Journey House offers fun, understanding
February 27, 2008
The Journey House Campus Ministry, the yellow house across the street from Karges, is stocked with everything you’d expect to find in a hangout: a kitchen, comfy couches, a TV, games, bubbles and all of the fun things that don’t fit in the average dorm.
The purpose of the Journey House, however, goes beyond merely providing a fun gathering place.
“We’re a campus ministry, so our purpose is to be a place for students who have questions about faith,” Yvonne Wilken, campus minister at the Journey House, said.
The Journey House welcomes students of all backgrounds and beliefs to visit.
“We don’t check your religion badge at the door,” Megan Wisbar, one of three student residents at the Journey House, said.
Visitors can stop by the Journey House just to watch TV or play games. Two computers and WiFi technology allow students to work on research and papers, and kitchen facilities offer visitors a place to prepare meals.
“We just ask that you clean up after yourself,” Wilken said.
The Journey House also opens its facilities to student groups hosting special events and holds some events of its own.
“It’s a lot of fun, but good, clean, parent-approved fun,” Wisbar said.
The Black Student Union’s annual Soul Food Dinner was held at the Journey House Feb. 27. The event, featuring such fare as cornbread, greens and fried catfish and chicken, was one of several events the BSU organized in honor of Black History Month.
This is the third year the Soul Food Dinner has been held at the Journey House.
“We choose the Journey House because it gives the students and the community a ‘home’ feeling and an experience of how a real soul food dinner should be,” Sanaa Jaman, BSU president and organizer of the dinner, said in an e-mail interview.
At 6 p.m. on the second and fourth Thursdays of the month, the Journey House serves anyone who shows up “supper for a buck.” Different student groups take turns making the dinner with food provided by the Journey House. The Gay-Straight Alliance made shrimp stir-fry Feb. 28.
Other events held recently at the Journey House include an Oscar party and a crock-pot cooking demonstration. The next special event that the group has planned is a t-shirt craft night, which will take place 6:30 p.m. March 5 at the Journey House.
Students seeking religion-oriented activities can join Wilken and frequenters of the Journey House for “Coffee and Conversation” 6:30 p.m. Mondays at Lighthouse Coffee on Main Street. The group discusses the theology surrounding a pre-selected topic each week.
“Our only one steadfast rule is that you be open to the conversation,” Wilken said.
According to an e-mail newsletter sent out by the Journey House, sex was the topic of discussion Feb. 25.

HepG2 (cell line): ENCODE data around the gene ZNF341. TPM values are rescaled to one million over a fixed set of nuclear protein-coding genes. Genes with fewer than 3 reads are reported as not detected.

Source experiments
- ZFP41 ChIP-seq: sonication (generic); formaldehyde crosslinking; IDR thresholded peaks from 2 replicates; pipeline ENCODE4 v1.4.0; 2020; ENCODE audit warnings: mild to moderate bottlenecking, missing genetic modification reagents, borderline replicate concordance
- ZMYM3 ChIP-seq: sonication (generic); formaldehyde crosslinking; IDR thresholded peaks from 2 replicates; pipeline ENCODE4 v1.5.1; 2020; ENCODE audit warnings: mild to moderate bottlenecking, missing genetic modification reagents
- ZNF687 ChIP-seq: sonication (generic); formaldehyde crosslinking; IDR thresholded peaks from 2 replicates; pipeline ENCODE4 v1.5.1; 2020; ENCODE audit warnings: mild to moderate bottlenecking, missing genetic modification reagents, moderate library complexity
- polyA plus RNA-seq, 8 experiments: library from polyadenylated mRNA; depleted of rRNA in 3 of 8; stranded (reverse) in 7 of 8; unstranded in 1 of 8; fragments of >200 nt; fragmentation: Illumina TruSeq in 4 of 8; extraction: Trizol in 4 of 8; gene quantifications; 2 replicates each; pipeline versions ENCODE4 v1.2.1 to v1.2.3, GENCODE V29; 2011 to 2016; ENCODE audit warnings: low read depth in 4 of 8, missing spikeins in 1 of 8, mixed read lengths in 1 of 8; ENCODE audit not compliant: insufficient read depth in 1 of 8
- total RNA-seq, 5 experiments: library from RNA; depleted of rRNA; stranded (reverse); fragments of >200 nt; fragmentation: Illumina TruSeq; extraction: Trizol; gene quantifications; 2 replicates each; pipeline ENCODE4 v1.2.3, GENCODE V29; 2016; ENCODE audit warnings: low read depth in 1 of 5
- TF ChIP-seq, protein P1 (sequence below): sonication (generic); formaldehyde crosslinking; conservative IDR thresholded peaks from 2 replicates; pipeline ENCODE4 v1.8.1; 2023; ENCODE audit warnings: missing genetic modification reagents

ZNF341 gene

An 8 p.m. Wednesday night program run by students under Wilken’s guidance is the only other overtly religious activity the Journey House offers. “Theology Pub” brings students together to discuss religious issues in a casual environment that includes snacks and soda.
“We’re not preaching to them because people don’t want that these days,” Wisbar said. “They can get that anywhere.”
No single denomination is elevated above the others at the religious meetings. Instead, the Journey House welcomes students of all religious backgrounds to join in the conversation.
Wisbar, who is Catholic, finds that showing tolerance and respect to those with different beliefs to be more important than converting others to her faith.
Living in such an open environment gives Wisbar a lot of chances to be social. She can have her friends over to study or get to know new visitors. However, the Journey House would be more fun if more students would come to the events held there, Wisbar said.
“That’s our biggest obstacle is communicating what’s happening here at the Journey House with the campus community,” Wilken said.
The group notifies students about events via email, posters and the UW-River Falls Web site.
“But it seems like I still hear, ‘I didn’t come to that because I didn’t hear about that,'” Wilken said.
Wilken welcomes the small but diverse group of students who do spend time at the Journey House to stop by her office for guidance if the weekly discussion sessions don’t help them work through all of their religious questions.
Part of Wilken’s job as a minister is to serve as a life coach and spiritual mentor to students struggling to make sense of their beliefs, she said.
The first floor of the Journey House is open to visitors 9 a.m. to 6:30 p.m. Monday through Friday. The Journey House may be open later on days when special events are held there.